The Rinpa School (琳派)

The Rinpa school refers to artists and craftsmen in the Edo period who used a similar style, including Sotatsu TAWARAYA and Korin OGATA.


Sotatsu TAWARAYA (the early Edo period)
Korin OGATA (1658 – 1716)
Hoitsu SAKAI (1761 – 1828), was also regarded as Edo Rinpa.

Korin was strongly influenced by Sotatsu while Hoitsu was deeply influenced by Korin. Pupils of other schools in the Edo period such as the Kano school and the Maruyama school learned painting technique directly from their teachers by copying their works. The Rinpa style, on the other hand, was inherited by people of various social standings living in different times and locations, which is a unique characteristic of this school. While the Rinpa school maintained its identity by deliberately choosing and following similar subjects, design and unique technique, artists added their own discoveries and interpretations to augment the existing style. The Rinpa school thus developed a new art which is not merely imitation or epigonism.


In the past, Korin OGATA, Kenzan OGATA and Hoitsu SAKAI who took over their style were regarded as a school, being referred to as the 'Korin school,' whereas, the Korin school, in addition to the artists such as Sotatsu TAWARAYA and Koetsu HONAMI, who were considered to be the predecessors of that school, were collectively known as the 'Sotatsu-Korin school.'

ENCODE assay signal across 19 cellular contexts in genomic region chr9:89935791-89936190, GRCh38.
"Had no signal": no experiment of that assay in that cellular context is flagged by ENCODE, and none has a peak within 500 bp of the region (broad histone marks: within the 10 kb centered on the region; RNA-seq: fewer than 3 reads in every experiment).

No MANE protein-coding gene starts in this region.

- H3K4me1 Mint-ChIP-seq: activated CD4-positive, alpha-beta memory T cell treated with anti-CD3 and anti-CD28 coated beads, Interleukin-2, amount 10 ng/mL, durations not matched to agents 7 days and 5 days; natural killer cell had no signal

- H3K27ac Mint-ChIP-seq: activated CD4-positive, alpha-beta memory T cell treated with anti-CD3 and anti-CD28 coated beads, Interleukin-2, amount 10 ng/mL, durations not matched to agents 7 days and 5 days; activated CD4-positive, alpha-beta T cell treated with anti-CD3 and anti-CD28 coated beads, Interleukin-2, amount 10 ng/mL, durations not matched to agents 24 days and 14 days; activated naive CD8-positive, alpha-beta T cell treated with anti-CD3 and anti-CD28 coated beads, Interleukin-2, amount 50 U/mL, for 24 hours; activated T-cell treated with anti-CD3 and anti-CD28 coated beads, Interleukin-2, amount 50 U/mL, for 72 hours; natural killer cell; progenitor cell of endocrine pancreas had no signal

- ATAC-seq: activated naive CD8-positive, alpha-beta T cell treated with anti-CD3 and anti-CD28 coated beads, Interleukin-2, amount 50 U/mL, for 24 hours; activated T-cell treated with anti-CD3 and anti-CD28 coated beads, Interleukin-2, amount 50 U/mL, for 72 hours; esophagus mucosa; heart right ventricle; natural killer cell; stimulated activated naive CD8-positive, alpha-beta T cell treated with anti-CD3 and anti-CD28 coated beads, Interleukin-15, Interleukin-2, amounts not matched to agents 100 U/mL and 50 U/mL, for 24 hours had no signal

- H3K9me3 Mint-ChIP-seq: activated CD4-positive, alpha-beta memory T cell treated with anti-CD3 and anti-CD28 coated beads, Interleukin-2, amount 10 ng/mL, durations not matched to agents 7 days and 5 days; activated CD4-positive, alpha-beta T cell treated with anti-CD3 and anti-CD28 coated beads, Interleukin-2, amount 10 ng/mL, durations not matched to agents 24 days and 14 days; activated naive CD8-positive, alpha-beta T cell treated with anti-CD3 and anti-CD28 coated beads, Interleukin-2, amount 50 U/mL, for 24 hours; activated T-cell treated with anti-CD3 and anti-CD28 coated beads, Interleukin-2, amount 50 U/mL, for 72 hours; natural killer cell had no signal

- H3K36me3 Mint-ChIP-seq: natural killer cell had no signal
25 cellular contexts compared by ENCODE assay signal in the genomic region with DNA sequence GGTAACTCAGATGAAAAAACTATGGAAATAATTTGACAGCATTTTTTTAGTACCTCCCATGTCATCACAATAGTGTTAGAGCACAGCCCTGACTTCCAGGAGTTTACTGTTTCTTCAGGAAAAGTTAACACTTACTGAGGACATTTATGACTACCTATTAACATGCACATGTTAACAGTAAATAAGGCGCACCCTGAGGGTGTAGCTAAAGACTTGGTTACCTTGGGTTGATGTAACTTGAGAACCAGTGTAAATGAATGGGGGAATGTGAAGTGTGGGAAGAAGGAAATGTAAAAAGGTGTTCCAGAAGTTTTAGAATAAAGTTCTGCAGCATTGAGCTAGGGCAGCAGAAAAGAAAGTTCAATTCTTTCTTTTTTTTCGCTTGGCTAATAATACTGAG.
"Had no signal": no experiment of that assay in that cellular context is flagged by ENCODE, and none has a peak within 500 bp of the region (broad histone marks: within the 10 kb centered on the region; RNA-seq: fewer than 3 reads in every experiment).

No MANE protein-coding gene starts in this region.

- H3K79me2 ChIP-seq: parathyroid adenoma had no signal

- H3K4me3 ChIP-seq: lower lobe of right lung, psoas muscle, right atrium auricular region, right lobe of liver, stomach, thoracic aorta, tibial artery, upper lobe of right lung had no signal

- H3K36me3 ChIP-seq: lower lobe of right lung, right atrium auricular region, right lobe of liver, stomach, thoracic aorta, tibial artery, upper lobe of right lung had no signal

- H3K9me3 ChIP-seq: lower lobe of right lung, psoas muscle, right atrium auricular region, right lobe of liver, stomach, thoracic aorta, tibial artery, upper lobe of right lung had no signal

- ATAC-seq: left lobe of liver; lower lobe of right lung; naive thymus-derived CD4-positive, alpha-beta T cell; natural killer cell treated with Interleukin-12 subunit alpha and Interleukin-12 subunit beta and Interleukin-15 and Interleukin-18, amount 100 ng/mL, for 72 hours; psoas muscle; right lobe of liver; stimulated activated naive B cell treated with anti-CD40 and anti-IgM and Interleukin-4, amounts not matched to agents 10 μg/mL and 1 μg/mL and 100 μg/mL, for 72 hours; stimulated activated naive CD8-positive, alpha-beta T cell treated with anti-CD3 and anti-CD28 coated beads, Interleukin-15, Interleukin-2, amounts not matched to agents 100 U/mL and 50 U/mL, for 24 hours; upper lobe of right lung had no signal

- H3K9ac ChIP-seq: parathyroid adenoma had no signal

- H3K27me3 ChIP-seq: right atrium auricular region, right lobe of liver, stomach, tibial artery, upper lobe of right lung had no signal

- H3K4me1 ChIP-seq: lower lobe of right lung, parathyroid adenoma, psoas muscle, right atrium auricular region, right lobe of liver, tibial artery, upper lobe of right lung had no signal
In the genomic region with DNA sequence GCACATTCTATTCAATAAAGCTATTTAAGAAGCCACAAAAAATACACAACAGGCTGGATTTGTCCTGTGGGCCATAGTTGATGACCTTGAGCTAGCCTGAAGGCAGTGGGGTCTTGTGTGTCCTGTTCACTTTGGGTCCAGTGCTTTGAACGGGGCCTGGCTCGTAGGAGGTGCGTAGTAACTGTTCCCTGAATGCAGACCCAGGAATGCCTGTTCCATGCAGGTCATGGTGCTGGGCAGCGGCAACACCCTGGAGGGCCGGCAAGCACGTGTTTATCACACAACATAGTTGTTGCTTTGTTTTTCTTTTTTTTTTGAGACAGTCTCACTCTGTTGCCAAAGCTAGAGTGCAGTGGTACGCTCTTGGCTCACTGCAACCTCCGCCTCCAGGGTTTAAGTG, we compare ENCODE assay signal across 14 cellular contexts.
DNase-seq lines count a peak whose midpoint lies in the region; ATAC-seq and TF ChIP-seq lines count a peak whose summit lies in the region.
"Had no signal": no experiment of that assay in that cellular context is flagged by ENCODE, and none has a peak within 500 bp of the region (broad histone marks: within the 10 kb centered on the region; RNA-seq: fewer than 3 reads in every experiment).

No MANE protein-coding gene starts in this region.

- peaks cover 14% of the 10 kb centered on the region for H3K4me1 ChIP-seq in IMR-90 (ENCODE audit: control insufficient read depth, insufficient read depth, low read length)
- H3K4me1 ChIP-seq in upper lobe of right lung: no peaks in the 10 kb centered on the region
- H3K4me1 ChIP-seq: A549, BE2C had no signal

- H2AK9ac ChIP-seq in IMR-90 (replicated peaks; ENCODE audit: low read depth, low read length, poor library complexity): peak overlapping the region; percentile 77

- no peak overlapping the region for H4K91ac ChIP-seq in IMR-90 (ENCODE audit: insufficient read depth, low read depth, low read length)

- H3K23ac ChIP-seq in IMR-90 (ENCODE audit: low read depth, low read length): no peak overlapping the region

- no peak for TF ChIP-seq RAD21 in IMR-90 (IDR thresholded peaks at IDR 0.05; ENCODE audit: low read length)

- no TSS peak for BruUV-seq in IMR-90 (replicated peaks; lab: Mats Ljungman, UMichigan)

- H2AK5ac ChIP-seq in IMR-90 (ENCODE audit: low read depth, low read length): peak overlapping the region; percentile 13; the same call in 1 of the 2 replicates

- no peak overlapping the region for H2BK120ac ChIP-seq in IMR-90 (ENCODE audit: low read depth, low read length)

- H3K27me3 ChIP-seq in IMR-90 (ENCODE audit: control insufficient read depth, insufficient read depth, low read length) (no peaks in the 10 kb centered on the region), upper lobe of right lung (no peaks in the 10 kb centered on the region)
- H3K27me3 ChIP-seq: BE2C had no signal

Today, it is more commonly referred to as the 'Rinpa school.'


The characteristics of the Rinpa school include the use of gold and silver leaves in the background, daring picture compositions, repetitions of stencil patterns and Tarashikomi technique (a technique that achieves shading through pooling successive layers of partially dried pigment). The subjects were predominantly flowering trees/shrubs and flowers, but there were some works including narrative pictures depicting people, birds and animals, landscapes and nature as well as a few Buddhist paintings.

The Influence of the Rinpa school

The Rinpa school has had a major impact on the Impressionist school in Europe as well as contemporary Japanese-style painting and design. Fujin Raijin zu (the Wind and Thunder Gods) has been painted by numerous artists that have often been compared against one another.

At the 'RIMPA' Exhibit held at the National Museum of Modern Art, Tokyo in 2004, it was said that the 'Rinpa influence' was detected in the works of Gustav Klimt and Andy Warhol in addition to some Japanese-style paintings (by various artists including Shunso HISHIDA and Taikan YOKOYAMA) after the Meiji period.

With regard to architecture, the Rinpa school had influence on the Art Nouveau style in view of simplification of beauty.

[Original Japanese]